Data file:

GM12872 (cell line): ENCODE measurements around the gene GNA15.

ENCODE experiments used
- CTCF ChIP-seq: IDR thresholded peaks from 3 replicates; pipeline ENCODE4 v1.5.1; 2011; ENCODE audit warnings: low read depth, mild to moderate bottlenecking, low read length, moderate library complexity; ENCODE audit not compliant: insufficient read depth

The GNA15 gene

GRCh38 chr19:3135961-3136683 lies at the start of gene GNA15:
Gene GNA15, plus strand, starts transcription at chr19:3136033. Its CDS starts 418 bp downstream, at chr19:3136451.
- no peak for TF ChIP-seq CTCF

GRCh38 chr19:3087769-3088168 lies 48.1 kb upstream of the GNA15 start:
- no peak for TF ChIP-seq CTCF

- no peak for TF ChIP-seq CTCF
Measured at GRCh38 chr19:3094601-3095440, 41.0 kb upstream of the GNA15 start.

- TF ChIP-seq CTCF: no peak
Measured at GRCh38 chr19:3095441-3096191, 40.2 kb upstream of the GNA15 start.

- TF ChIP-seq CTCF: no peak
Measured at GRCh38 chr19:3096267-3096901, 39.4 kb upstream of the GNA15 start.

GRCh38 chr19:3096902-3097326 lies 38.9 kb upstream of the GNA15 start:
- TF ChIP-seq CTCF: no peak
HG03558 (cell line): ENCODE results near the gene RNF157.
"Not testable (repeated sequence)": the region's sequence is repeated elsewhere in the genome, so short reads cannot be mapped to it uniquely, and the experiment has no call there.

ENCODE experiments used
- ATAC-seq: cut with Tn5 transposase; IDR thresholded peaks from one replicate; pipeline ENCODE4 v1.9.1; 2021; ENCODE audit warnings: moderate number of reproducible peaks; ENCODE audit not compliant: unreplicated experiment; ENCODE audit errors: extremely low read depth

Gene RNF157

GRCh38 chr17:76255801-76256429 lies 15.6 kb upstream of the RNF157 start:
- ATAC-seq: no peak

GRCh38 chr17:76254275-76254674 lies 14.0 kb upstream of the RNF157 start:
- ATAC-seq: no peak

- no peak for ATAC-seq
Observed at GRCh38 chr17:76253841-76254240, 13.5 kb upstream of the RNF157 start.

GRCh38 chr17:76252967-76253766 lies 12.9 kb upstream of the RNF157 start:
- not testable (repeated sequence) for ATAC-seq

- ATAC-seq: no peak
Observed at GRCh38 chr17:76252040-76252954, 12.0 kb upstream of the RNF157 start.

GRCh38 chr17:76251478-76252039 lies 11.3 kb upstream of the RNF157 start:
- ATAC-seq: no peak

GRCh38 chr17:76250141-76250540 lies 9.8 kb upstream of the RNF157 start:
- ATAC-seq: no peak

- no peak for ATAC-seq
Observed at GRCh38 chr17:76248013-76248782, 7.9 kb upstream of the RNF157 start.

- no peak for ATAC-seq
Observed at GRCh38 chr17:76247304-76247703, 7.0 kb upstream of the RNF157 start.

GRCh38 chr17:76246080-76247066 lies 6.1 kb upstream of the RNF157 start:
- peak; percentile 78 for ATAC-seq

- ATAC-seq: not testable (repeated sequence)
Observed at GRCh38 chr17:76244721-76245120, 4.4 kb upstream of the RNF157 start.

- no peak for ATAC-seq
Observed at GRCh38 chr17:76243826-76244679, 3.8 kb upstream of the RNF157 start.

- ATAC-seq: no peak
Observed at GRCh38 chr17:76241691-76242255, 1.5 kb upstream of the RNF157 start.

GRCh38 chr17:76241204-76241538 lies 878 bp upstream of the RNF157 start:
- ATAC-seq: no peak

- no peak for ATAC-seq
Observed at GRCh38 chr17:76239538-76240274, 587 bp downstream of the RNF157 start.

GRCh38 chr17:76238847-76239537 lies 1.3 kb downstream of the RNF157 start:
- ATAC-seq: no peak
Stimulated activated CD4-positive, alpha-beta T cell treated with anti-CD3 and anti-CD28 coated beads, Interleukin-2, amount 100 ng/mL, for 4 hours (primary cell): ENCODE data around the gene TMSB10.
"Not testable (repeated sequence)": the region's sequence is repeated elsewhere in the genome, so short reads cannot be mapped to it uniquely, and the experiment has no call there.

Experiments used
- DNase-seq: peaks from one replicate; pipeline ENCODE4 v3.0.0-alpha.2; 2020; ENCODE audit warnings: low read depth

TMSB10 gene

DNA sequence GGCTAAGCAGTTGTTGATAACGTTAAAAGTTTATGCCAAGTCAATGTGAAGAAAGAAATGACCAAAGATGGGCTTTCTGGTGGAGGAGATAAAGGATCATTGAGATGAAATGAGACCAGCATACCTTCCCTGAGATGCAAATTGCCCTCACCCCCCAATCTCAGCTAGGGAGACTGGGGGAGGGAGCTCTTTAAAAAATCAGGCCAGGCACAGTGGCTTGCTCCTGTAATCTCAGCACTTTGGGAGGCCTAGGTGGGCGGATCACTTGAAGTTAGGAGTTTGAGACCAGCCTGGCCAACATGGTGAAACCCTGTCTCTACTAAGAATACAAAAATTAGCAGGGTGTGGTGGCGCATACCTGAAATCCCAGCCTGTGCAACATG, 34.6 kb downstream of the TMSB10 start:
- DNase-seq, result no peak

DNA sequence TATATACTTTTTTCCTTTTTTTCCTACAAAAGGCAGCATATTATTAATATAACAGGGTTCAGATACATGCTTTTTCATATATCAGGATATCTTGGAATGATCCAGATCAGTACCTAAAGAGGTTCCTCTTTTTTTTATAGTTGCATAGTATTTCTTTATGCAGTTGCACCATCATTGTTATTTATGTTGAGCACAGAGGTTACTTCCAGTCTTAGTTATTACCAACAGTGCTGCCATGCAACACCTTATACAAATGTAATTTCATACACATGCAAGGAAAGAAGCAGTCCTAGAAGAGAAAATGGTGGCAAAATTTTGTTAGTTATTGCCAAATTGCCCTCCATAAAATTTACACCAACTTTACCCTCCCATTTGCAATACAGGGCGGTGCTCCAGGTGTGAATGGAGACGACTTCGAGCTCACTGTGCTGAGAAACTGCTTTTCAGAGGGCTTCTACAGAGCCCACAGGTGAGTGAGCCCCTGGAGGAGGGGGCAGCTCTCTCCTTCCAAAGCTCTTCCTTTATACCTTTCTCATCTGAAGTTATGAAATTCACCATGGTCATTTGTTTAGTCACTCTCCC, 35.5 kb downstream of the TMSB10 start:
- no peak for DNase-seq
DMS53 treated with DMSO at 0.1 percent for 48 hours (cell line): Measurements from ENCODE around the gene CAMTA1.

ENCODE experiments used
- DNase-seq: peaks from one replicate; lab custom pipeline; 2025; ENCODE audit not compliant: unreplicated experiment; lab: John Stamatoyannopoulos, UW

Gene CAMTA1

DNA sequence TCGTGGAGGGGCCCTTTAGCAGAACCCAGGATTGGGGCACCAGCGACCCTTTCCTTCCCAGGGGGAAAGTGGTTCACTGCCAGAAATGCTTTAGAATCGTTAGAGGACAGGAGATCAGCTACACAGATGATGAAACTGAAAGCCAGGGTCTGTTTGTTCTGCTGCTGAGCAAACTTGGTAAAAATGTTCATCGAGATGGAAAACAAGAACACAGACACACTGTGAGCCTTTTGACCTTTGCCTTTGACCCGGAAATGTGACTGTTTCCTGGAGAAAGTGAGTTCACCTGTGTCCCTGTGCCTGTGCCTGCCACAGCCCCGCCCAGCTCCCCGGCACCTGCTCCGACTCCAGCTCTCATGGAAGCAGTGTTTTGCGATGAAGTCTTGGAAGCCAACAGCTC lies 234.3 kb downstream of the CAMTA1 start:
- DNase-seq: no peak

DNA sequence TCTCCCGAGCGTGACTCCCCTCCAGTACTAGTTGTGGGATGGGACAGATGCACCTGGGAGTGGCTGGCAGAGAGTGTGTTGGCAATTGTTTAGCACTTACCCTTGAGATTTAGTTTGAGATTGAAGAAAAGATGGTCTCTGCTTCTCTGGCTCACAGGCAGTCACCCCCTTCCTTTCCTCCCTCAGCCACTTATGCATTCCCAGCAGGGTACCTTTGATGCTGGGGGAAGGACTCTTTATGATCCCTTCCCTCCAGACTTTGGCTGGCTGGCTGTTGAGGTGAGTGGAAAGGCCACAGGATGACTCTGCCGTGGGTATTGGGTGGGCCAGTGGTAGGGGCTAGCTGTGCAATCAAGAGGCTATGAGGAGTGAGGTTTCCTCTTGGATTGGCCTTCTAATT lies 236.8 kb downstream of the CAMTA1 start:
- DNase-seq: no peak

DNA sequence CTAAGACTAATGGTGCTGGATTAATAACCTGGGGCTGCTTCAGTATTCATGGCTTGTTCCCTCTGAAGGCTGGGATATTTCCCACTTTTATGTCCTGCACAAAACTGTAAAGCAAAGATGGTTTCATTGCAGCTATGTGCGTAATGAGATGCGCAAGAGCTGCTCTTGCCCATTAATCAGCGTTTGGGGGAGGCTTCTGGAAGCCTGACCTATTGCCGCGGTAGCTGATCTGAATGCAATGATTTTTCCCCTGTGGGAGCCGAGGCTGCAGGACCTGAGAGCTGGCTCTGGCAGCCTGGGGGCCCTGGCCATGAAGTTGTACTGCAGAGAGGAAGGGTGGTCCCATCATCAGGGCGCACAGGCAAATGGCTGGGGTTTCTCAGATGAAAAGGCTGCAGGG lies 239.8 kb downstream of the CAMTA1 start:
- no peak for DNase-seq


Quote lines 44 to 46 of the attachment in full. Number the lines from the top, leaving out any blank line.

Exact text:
Observed at GRCh38 chr17:76244721-76245120, 4.4 kb upstream of the RNF157 start.

- no peak for ATAC-seq
Observed at GRCh38 chr17:76243826-76244679, 3.8 kb upstream of the RNF157 start.